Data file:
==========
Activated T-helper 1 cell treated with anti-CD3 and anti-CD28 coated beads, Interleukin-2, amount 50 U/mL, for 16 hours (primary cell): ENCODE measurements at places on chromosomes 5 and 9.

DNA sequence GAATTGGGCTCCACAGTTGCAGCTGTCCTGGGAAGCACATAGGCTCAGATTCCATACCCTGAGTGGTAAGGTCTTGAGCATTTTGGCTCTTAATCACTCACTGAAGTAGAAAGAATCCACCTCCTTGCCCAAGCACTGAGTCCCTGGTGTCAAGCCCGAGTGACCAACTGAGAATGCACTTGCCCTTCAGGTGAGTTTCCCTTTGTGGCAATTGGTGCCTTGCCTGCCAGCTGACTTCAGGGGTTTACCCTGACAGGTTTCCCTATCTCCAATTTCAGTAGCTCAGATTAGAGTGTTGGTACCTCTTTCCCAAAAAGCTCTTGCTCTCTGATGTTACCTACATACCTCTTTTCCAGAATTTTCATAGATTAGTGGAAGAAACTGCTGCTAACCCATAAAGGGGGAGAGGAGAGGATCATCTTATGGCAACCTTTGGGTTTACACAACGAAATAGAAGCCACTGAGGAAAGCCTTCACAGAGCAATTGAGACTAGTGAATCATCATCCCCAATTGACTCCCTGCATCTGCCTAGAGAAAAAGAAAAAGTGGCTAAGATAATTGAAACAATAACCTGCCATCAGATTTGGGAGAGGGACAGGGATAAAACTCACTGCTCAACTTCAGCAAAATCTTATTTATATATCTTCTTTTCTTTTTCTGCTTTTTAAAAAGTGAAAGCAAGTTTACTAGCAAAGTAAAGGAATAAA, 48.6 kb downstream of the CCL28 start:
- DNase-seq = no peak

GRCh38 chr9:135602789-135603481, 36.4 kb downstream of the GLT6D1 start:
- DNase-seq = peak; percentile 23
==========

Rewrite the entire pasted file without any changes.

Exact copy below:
Activated T-helper 1 cell treated with anti-CD3 and anti-CD28 coated beads, Interleukin-2, amount 50 U/mL, for 16 hours (primary cell): ENCODE measurements at places on chromosomes 5 and 9.

DNA sequence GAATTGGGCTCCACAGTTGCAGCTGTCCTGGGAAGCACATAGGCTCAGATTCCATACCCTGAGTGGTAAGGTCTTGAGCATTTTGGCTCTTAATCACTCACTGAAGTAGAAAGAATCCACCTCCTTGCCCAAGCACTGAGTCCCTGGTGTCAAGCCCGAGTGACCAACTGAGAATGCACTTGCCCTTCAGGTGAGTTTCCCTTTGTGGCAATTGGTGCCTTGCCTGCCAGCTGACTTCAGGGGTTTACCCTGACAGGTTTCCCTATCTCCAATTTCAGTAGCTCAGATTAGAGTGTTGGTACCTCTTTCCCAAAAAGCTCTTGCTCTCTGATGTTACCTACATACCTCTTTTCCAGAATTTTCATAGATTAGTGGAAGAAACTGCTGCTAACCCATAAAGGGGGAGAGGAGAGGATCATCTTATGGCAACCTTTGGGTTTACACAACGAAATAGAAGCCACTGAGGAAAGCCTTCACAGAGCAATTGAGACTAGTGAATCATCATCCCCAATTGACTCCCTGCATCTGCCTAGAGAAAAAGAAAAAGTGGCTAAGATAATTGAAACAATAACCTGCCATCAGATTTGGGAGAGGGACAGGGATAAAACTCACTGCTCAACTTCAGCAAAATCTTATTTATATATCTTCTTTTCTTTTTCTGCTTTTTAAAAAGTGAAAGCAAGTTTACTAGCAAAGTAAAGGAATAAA, 48.6 kb downstream of the CCL28 start:
- DNase-seq = no peak

GRCh38 chr9:135602789-135603481, 36.4 kb downstream of the GLT6D1 start:
- DNase-seq = peak; percentile 23